Judy Clouse met Lady Sintana 30 years ago.

“She set the standards high and demanded we work to the best of our abilities,” said Mrs. Clouse, aka Lady Astraea. “She was very charismatic and dynamic.”

In a 1996 article that appeared in The Atlanta Journal-Constitution, the witch queen explained her departure: “I think Ravenwood has come to the point where it has to grow beyond myself,” she said. “I think the elders there are strong enough.... My interest is still in keeping the old tradition alive.”
Survivors other than her husband and daughter include one grandson.

Original Article

Local Wiccans Disavow Christine O'Donnell at Pagan Pride Day

Local Wiccans Disavow Christine O'Donnell at Pagan Pride Day

There was no Satanic altar. There was no blood. There was no animal sacrifice. And as far as I could tell from talking to people at the Pagan Pride Day Celebration Picnic, held this weekend at the at Unitarian Universalist Church in Fort Lauderdale, there was nobody who believed anything Christine O'Donnell, the Delaware Republican candidate for Senate, had to say about "witchcraft."

Last week, Bill Maher showed decade-old footage of O'Donnell, a Tea Party favorite, appearing on the show Politically Incorrect, claiming that she "dabbled into witchcraft" but "never joined a coven." She said she once had a date on a "Satanic altar," replete with blood and "stuff like that."

Pagan Pride Day attendees were adamant that O'Donnell had no idea what she was talking about.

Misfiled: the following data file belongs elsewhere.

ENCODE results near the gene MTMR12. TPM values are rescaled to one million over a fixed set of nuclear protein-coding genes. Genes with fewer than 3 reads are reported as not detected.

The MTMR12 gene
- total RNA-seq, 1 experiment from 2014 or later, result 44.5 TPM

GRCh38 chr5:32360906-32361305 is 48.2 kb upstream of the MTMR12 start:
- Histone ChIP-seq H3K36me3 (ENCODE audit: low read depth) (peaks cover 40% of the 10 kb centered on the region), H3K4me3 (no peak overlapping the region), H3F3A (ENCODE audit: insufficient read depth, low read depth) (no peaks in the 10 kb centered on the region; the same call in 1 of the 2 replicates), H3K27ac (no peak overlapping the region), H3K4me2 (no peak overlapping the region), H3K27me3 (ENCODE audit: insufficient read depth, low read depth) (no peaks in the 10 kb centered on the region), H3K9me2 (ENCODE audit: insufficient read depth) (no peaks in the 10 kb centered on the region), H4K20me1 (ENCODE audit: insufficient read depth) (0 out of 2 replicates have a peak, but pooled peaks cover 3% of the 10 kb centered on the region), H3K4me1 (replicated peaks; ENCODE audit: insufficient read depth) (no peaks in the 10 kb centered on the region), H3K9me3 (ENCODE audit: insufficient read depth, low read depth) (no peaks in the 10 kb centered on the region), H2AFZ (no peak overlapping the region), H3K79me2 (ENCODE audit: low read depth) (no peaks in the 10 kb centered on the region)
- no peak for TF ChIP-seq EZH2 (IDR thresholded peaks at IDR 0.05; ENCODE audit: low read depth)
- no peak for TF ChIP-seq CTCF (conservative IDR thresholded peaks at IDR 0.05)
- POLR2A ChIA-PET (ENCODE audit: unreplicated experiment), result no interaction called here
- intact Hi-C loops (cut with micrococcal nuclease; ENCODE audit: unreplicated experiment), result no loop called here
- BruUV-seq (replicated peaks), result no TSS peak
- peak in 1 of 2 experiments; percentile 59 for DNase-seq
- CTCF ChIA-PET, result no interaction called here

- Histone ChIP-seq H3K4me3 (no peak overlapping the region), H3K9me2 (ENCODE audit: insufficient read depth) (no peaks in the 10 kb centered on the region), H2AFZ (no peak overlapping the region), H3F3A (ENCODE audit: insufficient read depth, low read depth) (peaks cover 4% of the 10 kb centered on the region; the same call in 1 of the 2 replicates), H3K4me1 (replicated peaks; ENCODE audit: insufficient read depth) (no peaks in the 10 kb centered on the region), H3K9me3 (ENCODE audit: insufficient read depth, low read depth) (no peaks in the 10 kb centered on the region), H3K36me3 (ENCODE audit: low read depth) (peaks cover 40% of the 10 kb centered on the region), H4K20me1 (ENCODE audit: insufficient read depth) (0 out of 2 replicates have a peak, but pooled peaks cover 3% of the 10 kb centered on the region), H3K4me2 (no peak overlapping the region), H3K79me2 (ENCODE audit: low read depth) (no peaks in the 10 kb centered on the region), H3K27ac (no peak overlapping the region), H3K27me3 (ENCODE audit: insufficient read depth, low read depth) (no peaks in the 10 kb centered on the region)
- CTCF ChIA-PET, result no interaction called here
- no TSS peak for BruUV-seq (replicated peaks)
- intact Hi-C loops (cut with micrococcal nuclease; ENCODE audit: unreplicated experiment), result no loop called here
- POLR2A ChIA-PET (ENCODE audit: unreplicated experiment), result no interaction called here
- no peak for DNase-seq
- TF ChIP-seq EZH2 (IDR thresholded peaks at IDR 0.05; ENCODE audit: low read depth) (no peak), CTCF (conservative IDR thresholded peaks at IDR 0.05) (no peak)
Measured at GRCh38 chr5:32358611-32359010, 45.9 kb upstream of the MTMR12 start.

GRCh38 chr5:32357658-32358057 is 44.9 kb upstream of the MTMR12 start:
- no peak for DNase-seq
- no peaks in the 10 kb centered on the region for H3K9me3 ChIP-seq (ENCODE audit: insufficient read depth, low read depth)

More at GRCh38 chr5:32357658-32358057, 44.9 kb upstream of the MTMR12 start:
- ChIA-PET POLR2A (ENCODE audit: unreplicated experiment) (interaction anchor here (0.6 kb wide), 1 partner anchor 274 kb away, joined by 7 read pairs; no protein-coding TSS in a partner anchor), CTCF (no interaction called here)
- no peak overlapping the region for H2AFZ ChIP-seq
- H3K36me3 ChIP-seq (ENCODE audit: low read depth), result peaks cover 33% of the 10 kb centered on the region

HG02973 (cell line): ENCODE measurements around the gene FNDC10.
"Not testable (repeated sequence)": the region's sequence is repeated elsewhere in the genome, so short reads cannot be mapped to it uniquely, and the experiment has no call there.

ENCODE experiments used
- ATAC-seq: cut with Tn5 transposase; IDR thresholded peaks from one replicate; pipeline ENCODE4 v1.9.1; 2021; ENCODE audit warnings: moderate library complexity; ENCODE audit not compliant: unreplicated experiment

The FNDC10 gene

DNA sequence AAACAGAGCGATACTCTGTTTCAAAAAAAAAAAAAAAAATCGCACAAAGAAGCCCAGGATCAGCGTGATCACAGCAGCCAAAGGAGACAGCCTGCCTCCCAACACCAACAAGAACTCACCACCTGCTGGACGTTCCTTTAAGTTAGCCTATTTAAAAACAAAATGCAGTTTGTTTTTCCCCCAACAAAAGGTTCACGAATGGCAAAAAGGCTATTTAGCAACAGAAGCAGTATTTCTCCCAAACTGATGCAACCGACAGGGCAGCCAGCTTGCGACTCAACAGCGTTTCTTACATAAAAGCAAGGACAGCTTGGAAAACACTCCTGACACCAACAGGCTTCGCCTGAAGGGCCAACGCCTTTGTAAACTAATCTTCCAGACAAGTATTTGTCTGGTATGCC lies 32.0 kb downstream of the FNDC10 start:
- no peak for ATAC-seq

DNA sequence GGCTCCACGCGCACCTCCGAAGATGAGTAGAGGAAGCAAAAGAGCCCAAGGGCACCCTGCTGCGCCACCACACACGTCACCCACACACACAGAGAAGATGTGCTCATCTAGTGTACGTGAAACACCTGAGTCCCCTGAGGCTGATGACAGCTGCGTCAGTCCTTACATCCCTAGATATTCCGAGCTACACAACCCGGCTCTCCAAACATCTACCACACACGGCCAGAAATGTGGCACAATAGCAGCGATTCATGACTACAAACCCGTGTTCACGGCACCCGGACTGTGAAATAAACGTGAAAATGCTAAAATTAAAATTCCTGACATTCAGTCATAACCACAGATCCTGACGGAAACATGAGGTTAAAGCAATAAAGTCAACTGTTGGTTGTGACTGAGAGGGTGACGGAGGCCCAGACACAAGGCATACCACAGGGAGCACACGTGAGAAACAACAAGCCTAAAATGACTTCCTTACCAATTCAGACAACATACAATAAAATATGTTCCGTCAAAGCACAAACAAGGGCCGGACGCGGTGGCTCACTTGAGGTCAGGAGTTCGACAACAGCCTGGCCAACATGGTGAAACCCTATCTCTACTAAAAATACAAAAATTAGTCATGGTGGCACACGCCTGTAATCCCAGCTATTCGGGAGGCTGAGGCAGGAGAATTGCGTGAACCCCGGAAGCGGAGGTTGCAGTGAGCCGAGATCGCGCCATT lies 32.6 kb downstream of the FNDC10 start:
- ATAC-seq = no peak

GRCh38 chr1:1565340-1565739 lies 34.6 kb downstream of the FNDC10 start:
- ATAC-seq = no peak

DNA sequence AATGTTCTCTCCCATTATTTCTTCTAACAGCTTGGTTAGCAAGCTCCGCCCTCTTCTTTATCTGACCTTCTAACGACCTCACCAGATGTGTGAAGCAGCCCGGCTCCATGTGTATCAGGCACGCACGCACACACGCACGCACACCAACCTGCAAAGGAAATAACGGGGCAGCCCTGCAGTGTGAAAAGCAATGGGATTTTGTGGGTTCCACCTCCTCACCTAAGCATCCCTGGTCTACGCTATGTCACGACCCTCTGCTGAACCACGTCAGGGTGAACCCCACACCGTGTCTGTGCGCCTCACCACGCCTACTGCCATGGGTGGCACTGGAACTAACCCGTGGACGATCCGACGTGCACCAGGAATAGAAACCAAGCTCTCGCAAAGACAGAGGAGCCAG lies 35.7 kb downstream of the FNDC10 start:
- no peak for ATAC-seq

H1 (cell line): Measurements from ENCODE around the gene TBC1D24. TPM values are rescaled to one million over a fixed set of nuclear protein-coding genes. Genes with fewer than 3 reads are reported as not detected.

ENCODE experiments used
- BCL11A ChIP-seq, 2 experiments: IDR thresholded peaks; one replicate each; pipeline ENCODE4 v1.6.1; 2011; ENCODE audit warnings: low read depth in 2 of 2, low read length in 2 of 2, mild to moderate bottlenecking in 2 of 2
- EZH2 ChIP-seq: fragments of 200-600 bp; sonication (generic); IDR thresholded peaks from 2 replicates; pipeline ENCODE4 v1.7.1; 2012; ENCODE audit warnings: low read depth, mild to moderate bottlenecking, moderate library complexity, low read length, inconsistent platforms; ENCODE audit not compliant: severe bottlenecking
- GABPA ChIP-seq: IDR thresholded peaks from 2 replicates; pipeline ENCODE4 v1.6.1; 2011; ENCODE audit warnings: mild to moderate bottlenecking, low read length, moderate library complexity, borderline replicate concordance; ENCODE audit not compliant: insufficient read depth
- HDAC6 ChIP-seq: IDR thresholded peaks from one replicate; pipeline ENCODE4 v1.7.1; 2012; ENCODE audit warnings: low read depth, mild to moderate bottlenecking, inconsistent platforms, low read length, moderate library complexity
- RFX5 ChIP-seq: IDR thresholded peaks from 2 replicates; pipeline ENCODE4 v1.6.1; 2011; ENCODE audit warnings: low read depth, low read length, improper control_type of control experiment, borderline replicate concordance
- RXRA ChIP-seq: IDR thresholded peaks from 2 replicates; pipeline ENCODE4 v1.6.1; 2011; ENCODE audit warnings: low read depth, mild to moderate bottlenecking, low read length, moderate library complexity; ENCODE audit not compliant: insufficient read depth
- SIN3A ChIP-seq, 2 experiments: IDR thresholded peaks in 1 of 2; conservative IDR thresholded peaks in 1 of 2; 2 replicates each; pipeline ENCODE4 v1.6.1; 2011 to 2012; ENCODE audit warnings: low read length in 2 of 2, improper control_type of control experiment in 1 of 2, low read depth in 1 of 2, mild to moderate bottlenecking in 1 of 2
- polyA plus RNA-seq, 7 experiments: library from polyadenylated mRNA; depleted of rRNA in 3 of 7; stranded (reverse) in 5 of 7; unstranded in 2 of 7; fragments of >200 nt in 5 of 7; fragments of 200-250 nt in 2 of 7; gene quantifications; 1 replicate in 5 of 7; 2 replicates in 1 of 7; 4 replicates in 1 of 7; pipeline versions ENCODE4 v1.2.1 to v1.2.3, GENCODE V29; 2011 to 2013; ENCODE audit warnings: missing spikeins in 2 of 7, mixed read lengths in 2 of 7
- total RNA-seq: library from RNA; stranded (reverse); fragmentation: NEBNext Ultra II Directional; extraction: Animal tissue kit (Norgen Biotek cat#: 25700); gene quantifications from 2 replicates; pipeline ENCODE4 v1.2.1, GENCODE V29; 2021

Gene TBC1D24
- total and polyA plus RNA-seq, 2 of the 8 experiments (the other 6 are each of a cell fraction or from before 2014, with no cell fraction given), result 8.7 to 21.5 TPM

Though O'Donnell's old statements have received a lot of attention, the credibility of her remarks has received almost no serious examination.

Clearly whatever O'Donnell believed herself to be was not a witch by its modern "eco-feminist" or "neopagan" definitions. Any mention of the Christian devil, or Satan, immediately dissociates O'Donnell's brand of "witchcraft" from modern Wicca -- Wiccans/witches do not believe in the Christian devil, let alone construct altars to him.

Is she lying about her history? In the clip, O'Donnell specifically says, "I'm not making this stuff up." And, in another appearance on the same show, O'Donnell made clear her feelings on lying: She said if she were housing Jews in Nazi Germany during World War II and Hitler asked her about it, she would tell the micromustached dictator the truth.

But if they are true, her experiences were nothing like those of the people at the Unitarian church Saturday afternoon.

There was a canned food drive, a bake sale, several vendors selling metal jewelry depicting Wiccan images, and ironic T-shirts. There were families picnicking and a band playing covers of the UK group Inkubus Sukkubus. There were "psychic" readings and henna tattoos and face-painting and storytelling for the kids. A few women walked barefoot in the nearby labyrinth.

Most people didn't want to spoil the good mood by discussing O'Donnell. One woman, though, was outspoken on the topic.